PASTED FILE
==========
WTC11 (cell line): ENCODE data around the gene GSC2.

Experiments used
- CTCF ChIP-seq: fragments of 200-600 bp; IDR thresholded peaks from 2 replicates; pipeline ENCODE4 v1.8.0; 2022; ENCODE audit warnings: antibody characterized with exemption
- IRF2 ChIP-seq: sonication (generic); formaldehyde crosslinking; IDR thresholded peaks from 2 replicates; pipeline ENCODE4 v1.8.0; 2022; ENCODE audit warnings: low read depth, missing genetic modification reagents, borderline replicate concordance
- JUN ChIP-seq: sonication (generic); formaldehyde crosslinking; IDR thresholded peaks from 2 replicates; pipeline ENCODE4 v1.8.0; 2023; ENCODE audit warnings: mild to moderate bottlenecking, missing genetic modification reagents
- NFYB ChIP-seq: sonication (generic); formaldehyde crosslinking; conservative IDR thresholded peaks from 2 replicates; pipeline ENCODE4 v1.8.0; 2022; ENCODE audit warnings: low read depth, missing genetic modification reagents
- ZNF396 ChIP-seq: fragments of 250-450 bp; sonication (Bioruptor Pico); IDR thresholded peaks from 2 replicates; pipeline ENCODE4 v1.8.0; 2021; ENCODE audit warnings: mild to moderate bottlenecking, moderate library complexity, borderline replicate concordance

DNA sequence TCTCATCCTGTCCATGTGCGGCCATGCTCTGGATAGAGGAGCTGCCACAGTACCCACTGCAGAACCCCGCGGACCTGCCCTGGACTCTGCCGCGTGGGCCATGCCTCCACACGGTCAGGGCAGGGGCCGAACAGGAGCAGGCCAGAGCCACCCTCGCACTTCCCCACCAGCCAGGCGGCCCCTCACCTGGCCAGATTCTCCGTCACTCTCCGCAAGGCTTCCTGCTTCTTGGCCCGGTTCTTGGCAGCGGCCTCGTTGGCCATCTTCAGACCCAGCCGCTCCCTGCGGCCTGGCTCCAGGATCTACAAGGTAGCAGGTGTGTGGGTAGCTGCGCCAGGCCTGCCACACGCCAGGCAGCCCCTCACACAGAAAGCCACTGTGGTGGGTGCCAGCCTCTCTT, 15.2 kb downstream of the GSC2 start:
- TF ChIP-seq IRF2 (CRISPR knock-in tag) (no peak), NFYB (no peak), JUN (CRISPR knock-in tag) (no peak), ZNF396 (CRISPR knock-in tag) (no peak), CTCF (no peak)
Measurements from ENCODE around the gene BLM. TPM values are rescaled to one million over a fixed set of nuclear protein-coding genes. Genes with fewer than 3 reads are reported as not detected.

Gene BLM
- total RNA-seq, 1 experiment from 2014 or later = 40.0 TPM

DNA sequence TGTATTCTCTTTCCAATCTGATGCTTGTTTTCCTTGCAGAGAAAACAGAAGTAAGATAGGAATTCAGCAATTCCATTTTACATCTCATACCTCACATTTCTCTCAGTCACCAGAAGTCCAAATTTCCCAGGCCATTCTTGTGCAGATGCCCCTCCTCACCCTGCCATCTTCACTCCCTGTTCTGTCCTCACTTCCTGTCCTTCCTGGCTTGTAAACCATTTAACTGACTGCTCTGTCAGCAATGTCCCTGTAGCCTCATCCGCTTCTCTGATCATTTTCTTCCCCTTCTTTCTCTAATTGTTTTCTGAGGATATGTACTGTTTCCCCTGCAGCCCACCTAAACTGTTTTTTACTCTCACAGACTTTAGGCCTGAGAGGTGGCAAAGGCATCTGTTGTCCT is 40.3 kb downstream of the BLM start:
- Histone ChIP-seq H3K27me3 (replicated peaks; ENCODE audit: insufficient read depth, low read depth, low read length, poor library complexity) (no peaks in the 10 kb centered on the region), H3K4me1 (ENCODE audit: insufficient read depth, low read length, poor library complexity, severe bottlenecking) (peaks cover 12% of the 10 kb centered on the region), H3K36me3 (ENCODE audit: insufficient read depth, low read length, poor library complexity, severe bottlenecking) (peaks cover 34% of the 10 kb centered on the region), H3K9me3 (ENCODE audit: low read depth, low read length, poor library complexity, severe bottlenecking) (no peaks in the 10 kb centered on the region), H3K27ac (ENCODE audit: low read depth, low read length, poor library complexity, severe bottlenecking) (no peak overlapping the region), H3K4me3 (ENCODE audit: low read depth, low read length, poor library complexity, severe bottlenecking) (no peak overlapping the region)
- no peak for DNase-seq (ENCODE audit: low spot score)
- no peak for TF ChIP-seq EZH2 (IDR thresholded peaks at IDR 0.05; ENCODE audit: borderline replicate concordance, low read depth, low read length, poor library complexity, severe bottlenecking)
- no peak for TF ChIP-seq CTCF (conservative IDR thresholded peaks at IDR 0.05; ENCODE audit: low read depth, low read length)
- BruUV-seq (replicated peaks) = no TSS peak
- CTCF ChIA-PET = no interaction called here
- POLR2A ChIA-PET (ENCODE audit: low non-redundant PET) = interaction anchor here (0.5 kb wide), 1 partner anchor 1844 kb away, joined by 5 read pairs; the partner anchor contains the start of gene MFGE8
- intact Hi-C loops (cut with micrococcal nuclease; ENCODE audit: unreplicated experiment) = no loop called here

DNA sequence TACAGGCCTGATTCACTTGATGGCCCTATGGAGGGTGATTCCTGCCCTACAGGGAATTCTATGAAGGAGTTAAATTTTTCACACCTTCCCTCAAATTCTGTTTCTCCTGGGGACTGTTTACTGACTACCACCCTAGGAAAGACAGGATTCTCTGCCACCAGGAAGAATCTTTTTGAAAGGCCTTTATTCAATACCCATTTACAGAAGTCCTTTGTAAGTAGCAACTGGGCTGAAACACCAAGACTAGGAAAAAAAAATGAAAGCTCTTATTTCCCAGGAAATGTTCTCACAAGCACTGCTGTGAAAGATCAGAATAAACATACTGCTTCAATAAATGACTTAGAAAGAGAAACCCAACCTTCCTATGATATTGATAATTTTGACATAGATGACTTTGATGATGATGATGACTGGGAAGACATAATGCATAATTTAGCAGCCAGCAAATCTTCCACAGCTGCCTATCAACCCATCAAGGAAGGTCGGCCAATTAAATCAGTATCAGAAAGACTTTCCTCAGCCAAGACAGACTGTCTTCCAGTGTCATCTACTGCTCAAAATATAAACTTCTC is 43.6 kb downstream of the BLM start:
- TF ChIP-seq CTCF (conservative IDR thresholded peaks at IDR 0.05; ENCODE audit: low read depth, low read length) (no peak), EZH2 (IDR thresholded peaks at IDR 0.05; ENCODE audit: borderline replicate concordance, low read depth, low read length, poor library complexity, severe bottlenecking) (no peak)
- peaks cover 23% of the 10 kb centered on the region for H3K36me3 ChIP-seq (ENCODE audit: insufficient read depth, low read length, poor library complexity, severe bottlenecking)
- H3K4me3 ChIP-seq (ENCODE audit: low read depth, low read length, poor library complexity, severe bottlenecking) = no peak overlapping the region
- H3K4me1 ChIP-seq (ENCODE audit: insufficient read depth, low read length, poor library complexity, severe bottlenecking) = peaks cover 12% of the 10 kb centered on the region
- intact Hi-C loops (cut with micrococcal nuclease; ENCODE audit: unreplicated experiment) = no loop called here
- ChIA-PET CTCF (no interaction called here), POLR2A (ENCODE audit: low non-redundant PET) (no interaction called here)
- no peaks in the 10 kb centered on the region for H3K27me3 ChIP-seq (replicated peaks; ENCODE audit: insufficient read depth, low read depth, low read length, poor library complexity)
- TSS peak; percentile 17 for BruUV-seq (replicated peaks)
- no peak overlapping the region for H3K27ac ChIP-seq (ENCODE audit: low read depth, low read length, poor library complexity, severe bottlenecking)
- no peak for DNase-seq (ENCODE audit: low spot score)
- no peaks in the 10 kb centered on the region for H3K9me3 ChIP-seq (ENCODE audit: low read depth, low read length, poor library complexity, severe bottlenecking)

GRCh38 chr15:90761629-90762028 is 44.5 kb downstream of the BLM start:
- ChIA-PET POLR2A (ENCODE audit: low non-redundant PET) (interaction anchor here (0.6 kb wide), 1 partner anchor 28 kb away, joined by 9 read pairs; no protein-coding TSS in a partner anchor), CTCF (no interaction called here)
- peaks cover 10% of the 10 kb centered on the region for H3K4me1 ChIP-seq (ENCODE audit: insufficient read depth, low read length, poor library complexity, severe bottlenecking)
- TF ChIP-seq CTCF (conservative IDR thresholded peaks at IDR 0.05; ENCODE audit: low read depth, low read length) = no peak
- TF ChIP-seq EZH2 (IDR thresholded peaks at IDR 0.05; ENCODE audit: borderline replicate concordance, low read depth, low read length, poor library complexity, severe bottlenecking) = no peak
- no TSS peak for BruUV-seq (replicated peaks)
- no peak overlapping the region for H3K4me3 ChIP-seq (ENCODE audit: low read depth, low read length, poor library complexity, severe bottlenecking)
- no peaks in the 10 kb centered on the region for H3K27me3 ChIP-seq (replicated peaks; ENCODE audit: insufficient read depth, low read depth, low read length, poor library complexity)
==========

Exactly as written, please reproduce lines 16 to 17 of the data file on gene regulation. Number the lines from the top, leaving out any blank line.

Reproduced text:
- no peak for TF ChIP-seq EZH2 (IDR thresholded peaks at IDR 0.05; ENCODE audit: borderline replicate concordance, low read depth, low read length, poor library complexity, severe bottlenecking)
- no peak for TF ChIP-seq CTCF (conservative IDR thresholded peaks at IDR 0.05; ENCODE audit: low read depth, low read length)